The ASU secondary needs to communicate in order to prevent the big play downfield from occurring, particularly in the event the defense decides to be conservative against the Cal offense. Also, the Sun Devils need to generate some sort of pressure on Webb to coerce him into making a mistake.

Webb's fatal flaw is his ability to beat himself, assuming he has something when it's not there.

Where ASU has the advantage

I wouldn't say there's much here. ASU's front-four has the ability to stifle the run, and generate good interior pressure. Webb is at his best while sitting in the pocket, although does have the ability to step out and make a throw on the run.

Upsetting his timing via interior pressure could make a big difference in this one.

Cal Defense

The Golden Bears defense is not good at tackling at space, and I'm sure it would accumulate more missed tackles than the Sun Devils' group.

Against the run, Cal's defense has been rather weak. ASU won't have the weight along the offensive front Texas had, but its offensive line should still be able to push the Golden Bears along.

In the passing game, the Golden Bears' unit lines up in a base 4-3 set, primarily working out of a Cover-1 man look, such as the one below.

Against Hawaii, the outside corners played a mix of press and off-man. Versus Texas, they were more willing to play in an off-man set.

The Sun Devils have faced programs who have implemented both coverage looks outside, however it could be assumed the Golden Bears incorporate a press look. Preventing the ASU receivers from getting open in space forces the passing game to work vertically.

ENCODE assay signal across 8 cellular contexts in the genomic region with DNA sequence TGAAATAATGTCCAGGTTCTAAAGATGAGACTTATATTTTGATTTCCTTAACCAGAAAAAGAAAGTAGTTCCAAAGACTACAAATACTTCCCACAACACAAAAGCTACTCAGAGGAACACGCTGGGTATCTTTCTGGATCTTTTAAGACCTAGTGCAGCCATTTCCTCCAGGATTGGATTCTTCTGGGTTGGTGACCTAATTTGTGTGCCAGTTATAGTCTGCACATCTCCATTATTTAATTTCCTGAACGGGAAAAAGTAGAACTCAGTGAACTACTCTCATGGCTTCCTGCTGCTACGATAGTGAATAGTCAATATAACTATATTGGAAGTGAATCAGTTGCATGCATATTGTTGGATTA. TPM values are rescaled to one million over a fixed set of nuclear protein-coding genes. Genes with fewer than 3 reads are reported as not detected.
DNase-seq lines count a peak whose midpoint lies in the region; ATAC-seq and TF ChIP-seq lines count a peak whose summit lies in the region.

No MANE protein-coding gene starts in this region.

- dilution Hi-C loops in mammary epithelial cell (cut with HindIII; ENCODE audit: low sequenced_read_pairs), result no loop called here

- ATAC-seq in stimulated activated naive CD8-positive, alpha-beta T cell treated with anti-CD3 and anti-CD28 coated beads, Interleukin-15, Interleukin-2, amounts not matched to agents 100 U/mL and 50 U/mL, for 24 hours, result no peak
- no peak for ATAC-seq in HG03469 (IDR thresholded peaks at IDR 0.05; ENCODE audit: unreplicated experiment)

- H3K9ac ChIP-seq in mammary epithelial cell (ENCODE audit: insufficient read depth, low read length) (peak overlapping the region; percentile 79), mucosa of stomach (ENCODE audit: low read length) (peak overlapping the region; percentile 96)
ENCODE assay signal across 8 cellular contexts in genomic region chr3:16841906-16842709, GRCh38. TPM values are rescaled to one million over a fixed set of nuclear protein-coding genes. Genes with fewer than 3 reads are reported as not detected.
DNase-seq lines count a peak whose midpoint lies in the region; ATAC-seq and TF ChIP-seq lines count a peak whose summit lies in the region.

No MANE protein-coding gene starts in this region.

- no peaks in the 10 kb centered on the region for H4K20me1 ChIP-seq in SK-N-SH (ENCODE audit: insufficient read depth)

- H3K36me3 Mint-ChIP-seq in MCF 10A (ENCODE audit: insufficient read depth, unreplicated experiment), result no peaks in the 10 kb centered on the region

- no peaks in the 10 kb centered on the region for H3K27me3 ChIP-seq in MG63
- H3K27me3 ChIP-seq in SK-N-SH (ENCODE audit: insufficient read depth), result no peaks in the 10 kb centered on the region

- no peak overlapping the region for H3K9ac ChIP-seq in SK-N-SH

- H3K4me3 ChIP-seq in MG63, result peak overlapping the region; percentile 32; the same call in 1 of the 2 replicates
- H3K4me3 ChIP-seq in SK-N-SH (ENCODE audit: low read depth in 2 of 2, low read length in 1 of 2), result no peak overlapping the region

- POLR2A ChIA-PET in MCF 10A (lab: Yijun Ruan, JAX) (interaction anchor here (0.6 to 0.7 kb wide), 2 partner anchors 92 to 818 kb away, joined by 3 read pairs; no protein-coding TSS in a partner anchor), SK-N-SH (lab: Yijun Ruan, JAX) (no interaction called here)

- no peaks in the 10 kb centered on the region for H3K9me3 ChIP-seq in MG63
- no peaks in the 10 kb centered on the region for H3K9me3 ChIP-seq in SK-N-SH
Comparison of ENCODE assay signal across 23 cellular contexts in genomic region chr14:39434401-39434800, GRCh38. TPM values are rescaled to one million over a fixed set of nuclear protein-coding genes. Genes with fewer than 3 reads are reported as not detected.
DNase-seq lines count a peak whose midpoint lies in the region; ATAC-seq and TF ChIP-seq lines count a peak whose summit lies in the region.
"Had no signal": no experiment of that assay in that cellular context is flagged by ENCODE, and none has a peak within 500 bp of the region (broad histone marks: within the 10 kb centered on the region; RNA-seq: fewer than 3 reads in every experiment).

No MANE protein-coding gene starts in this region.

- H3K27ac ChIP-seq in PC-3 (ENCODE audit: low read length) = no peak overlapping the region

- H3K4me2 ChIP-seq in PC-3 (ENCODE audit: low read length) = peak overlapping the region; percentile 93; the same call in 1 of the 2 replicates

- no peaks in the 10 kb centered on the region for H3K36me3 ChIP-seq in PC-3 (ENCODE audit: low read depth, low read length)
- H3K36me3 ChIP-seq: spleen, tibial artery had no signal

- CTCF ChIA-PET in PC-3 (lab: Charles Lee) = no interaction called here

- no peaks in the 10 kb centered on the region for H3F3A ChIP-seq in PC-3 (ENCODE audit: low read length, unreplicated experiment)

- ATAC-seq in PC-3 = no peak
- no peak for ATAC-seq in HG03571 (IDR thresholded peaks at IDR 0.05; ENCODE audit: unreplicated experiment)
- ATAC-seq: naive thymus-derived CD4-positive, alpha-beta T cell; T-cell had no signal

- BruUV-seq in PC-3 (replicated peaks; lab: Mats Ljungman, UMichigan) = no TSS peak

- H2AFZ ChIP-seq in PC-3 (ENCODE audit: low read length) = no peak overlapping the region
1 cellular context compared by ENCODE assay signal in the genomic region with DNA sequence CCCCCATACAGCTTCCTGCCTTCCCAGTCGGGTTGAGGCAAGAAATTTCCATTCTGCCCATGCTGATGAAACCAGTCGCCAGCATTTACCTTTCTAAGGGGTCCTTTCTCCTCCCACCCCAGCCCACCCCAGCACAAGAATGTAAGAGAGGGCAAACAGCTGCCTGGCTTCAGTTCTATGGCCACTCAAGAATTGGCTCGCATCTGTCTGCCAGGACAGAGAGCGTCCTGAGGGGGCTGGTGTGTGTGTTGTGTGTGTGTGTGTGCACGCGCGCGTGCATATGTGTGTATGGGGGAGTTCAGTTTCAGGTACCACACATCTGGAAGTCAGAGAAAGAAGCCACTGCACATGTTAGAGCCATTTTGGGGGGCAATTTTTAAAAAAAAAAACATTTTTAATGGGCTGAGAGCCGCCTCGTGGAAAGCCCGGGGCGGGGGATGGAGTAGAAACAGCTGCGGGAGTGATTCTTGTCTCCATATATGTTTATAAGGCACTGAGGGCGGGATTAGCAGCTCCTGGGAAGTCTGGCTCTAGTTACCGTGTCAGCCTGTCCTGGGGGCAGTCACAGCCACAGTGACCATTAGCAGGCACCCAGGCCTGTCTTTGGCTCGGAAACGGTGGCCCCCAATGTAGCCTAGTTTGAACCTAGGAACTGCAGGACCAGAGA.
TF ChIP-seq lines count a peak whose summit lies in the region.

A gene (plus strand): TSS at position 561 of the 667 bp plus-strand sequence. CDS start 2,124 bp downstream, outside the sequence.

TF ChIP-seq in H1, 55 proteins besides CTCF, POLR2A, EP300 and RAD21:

Where ASU needs to be careful

In the passing game, ASU quarterback Manny Wilkins will need to make sure he doesn't get caught staring down his targets should the Cal defenders play in press-man. Cal safety Luke Rubenzer is a rangy defender who can make opposing quarterbacks pay for instances of tunnel vision down field.

Where ASU has the advantage

ASU has the weaponry both at tailback and receiver to launch a full assault on one of the worst tackling defenses in the country. Kalen Ballage and Demario Richard aren't the same size as Texas' Chris Warren III or D'Onta Foreman, but they're strong runners who can bust out big plays, if allowed to.

The duo, along with receivers Tim White and N'Keal Harry, will have the chance to extend plenty of explosive plays on Saturday.

Game Viewed: Hawaii (Full Game, 2016), San Diego State (Full Game, 2016), Texas (Full Game, 2016)